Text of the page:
Super Slime Blitz
This is a Cartoon Network game and although the Cartoon Network can be all over the place as far as family friendliness goes, this game is super simple and appropriate for all ages. The characters are from The Amazing World of Gumball and Commonsensemedia.org rates the cartoon as 8+. The game consists of pressing left or right to climb boxes higher and higher while dodging slime balls and retractable spikes. I’ve only played it for 15 minutes, but it seems harmless to me, and the kids seem to like it a lot.
This is a remaking of all the old Sonic games from the Sega Genesis. It has the same look and feel, but has some new characters, shields, and bonus stages. The player races through the stages gathering rings and destroying robots to release the little small woodland creatures inside. At the end of each stage is a boss robot usually involving Dr. Robotnic.
The violence is about as low as it can get when destroying robots and saving the day. My five-year-old can reach the first boss by herself, and my seven-year-old got through the first few stages, however now, they like to watch me play.
If parents remember the snake game where they had eat all the berries to elongate the snake’s tail, then this game will look very familiar. It’s an updated version of the same thing, but there’s a larger map, more snakes, and if anyone touches another snake they turn in to a long line of berries. There are other players so it kind of keeps things interesting, but there’s no chat to worry about. It’s just a silly fun game that doesn’t take a lot of thought, and each round doesn’t last too long (unless players are REALLY good). My son was in to this game for a while and still picks it up now and then.
Mario Kart Tour
This is the standard Mario Kart, a little simplified for play on phone. Players move their finger left or right to steer, and tap to jump or throw items. It has all of the classic shells, bananas, and question mark blocks that are common in Mario-based games. My son picked it up before I did, and is way better at it than me.
Platform: Computer and Phone
Age: Any, but monitor it from time to time
Roblox started as a Minecraft knockoff, and has kind of sprouted off to it’s own thing. Minecraft is all about mining and crafting, and figuring out how to do what players want to do within the limitations of the game. However, Roblox consists of finding neat Parkour featuring favorite cartoon characters, or roller coasters players can ride, or a pizza restaurant players can operate by jumping up and down on the certain blocks. I think anything (cars, planes, dinosaurs) can be programmed in. From what I understand, it seems like anyone can make maps or games and put them online, and if they get rated well they will be featured. There are definitely some weird games as part of this platform. My son’s favorite one is “Thick Hero” where you just eat and work out to get bigger and bigger. All these games have multiple players, and some have chat, of which parents should be aware. Also, with anyone creating maps there’s no telling where a player could end up. However, I have never found anything to be concerned about.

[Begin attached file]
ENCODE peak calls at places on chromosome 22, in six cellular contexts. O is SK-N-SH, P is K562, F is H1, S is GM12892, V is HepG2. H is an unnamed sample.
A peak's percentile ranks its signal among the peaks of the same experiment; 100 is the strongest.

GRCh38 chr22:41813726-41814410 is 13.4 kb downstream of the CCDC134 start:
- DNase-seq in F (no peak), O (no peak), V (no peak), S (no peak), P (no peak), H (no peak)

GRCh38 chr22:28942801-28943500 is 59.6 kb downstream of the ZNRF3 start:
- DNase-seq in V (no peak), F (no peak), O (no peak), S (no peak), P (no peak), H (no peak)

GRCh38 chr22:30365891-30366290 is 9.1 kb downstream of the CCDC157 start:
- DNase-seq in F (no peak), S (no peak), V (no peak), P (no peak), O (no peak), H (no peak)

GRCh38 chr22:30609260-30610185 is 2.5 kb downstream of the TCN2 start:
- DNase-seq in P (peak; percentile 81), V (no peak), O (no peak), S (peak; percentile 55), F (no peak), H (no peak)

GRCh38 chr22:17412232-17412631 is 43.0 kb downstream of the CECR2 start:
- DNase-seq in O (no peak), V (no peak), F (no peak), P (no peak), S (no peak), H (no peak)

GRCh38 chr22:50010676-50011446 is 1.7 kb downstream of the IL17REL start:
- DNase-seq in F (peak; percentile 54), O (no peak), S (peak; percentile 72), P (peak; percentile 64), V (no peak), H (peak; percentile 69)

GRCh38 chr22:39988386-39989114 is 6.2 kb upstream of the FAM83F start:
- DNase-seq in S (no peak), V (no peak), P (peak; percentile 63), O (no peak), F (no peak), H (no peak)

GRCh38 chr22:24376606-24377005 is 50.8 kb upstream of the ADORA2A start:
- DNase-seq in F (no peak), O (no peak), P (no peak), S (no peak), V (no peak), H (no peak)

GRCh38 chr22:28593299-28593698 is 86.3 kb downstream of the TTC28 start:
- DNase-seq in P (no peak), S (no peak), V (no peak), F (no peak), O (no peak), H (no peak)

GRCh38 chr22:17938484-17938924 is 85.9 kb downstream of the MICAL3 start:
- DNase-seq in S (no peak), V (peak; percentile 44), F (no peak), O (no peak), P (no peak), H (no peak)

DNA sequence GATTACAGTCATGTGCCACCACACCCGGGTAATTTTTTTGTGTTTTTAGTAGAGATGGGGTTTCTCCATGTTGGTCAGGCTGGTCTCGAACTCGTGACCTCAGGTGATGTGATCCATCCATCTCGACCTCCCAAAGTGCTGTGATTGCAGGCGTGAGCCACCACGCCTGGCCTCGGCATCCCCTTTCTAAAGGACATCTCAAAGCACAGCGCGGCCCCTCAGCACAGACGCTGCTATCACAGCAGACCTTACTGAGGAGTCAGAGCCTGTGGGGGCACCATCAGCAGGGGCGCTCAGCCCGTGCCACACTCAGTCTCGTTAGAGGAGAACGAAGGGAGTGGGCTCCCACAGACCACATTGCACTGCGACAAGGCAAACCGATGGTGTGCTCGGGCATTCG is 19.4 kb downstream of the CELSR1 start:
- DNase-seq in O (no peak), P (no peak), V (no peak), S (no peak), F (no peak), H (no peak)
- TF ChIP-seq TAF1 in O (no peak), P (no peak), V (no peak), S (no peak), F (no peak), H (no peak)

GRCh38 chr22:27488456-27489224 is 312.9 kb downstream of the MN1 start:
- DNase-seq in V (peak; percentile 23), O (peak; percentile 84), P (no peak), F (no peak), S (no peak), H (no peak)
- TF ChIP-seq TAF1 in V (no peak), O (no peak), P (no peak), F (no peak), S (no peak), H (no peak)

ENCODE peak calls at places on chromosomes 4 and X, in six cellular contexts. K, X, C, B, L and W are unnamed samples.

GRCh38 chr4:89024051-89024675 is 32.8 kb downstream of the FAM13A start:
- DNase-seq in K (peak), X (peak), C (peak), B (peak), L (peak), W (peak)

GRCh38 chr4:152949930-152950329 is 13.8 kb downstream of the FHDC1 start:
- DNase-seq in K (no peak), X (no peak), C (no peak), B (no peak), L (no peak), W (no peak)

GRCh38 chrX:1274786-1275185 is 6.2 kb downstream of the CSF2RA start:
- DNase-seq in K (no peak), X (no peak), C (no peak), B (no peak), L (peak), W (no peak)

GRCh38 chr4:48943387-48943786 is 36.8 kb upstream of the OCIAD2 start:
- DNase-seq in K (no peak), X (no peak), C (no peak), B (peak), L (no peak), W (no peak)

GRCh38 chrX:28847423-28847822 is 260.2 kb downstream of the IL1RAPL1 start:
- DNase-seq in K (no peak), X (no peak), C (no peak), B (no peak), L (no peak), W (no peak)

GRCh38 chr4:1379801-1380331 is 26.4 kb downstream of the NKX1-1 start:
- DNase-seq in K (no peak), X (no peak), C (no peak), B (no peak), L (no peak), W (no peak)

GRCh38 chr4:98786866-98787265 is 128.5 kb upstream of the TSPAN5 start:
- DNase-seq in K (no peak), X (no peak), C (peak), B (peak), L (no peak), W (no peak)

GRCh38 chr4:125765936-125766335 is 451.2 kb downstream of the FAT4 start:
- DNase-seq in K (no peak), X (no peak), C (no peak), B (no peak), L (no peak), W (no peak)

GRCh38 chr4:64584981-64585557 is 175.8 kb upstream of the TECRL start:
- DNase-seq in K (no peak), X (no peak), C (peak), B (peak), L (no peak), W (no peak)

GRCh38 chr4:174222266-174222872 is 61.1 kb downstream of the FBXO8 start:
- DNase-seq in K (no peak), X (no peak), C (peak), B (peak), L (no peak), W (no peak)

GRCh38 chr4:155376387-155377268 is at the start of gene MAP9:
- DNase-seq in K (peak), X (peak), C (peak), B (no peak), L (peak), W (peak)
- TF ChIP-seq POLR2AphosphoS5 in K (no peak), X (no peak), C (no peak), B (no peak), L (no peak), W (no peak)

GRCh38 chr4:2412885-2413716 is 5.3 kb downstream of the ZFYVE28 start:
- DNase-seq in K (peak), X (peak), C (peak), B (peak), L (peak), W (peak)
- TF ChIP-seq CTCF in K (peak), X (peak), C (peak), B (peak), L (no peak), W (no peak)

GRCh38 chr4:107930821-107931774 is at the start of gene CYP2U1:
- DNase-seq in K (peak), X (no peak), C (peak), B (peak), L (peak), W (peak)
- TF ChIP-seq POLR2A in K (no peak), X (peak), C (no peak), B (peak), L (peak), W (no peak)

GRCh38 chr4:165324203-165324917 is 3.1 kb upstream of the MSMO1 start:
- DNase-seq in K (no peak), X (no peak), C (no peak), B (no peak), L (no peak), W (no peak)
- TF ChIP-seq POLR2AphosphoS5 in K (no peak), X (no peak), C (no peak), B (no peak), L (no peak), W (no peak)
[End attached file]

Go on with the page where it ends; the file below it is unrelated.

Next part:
The list of Lego games is endless. The gameplay is pretty similar from one to the next. The player’s Lego man runs through the levels and clicks buttons and flips switches to open doors to get the next area while Lego bad guys try to stop you. As you play though, new characters that have different moves or different weapons are unlocked. Most of the games have no words and little to read. I think they’re all rated 10+, but I think they are geared toward younger players as well. Some younger players may need a little help with some of the puzzles, or need to watch a walkthrough on YouTube, but can do most of it on their own.
If your family likes the Lego movies that the games are based on, there are enough jokes and references to make you chuckle a little. Our family has played Batman, Star Wars, and Jurassic Park. Other than the mild violence you’d expect from a kid’s Batman game there is really very little to be concerned about.